Pounders v. Watson, 521 U.S. 982 (1997) (per curiam)

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on petition for writ of certiorari to the united states court of appeals for the ninth circuit

No. 96-1383. Decided June 27, 1997

Respondent represented William Mora during a multidefendant murder trial in a California court. During the trial, the presiding judge, petitioner here, admonished counsel that the issue of the punishment defendants might receive if they were convicted was not open for discussion and should not be explored. When respondent brought up possible punishment while questioning Mora, the judge found her in contempt, concluding that the sole purpose of her questions was to improperly advise the jury of the potential penalty in violation of the court's order, that she was aware of the order, and that her conduct permanently prejudiced the jury. After her state habeas petitions were denied, the Federal District Court denied federal habeas relief, holding that multiple statements made in open court gave respondent adequate warning as to the prohibited conduct, thus satisfying due process notice requirements. In reversing, the Ninth Circuit did not dispute the trial court's findings, but held that respondent's conduct was not so disruptive as to justify the use of summary contempt procedures.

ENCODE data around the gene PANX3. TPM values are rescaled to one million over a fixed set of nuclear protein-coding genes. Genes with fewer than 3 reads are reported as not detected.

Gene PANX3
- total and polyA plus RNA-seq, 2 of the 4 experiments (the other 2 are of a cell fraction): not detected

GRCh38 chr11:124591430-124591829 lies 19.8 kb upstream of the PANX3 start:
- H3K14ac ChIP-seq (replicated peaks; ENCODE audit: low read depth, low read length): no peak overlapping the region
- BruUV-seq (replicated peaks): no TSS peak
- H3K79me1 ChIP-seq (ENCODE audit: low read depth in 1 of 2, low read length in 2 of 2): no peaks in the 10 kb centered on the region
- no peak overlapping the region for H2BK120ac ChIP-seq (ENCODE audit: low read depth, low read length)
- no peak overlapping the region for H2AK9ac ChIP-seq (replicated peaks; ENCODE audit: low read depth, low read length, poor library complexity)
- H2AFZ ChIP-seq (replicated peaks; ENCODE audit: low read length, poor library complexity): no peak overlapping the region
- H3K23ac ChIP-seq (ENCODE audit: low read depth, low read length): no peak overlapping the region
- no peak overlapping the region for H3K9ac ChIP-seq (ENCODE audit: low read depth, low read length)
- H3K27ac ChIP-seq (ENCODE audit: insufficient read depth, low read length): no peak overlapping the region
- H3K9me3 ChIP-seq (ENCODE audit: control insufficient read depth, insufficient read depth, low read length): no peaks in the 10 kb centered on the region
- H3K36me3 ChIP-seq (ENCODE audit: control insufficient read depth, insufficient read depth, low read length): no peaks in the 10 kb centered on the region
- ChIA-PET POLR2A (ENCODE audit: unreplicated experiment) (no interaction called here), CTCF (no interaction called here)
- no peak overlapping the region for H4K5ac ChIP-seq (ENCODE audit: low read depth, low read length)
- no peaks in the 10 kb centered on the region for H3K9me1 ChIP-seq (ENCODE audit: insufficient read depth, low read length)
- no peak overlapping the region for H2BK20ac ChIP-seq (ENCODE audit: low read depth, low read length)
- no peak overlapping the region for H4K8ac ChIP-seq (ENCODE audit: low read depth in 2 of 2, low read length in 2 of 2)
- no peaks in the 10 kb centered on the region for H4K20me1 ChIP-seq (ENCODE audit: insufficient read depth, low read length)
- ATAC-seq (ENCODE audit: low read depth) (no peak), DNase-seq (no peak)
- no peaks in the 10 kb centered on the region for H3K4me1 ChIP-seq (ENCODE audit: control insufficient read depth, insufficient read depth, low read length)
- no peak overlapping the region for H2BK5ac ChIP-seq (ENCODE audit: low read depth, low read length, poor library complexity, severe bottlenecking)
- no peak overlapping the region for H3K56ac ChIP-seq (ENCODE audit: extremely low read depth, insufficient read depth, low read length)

Held: The Ninth Circuit erred in ruling that the contempt order went beyond those necessities pertaining to the ordered administration of justice. Longstanding precedent confirms the courts' power to find summary contempt and impose punishment. See, e. g., Ex parte Terry, 128 U. S. 289. Since that power may be abused, summary contempt orders are confined to misconduct occurring in court, In re Oliver, 333 U. S. 257, 275, where the affront to the court's dignity is more widely observed, justifying summary vindication, see In re Green, 369 U. S. 689, 692. However, nothing in this Court's cases supports the Ninth Circuit's requirements that a contemnor engage in a pattern of repeated violations pervading the courtroom before she can be held in contempt and that a court determine that a contemnor would have repeated the misconduct but for summary punishment. To the contrary, this Court upheld summary contempt convictions after a single refusal to give immunized testimony, United States v. Wilson, 421 U. S. 309, 314, and found that the principle that the least possible power adequate to the end proposed should be used in contempt cases was satisfied because a court

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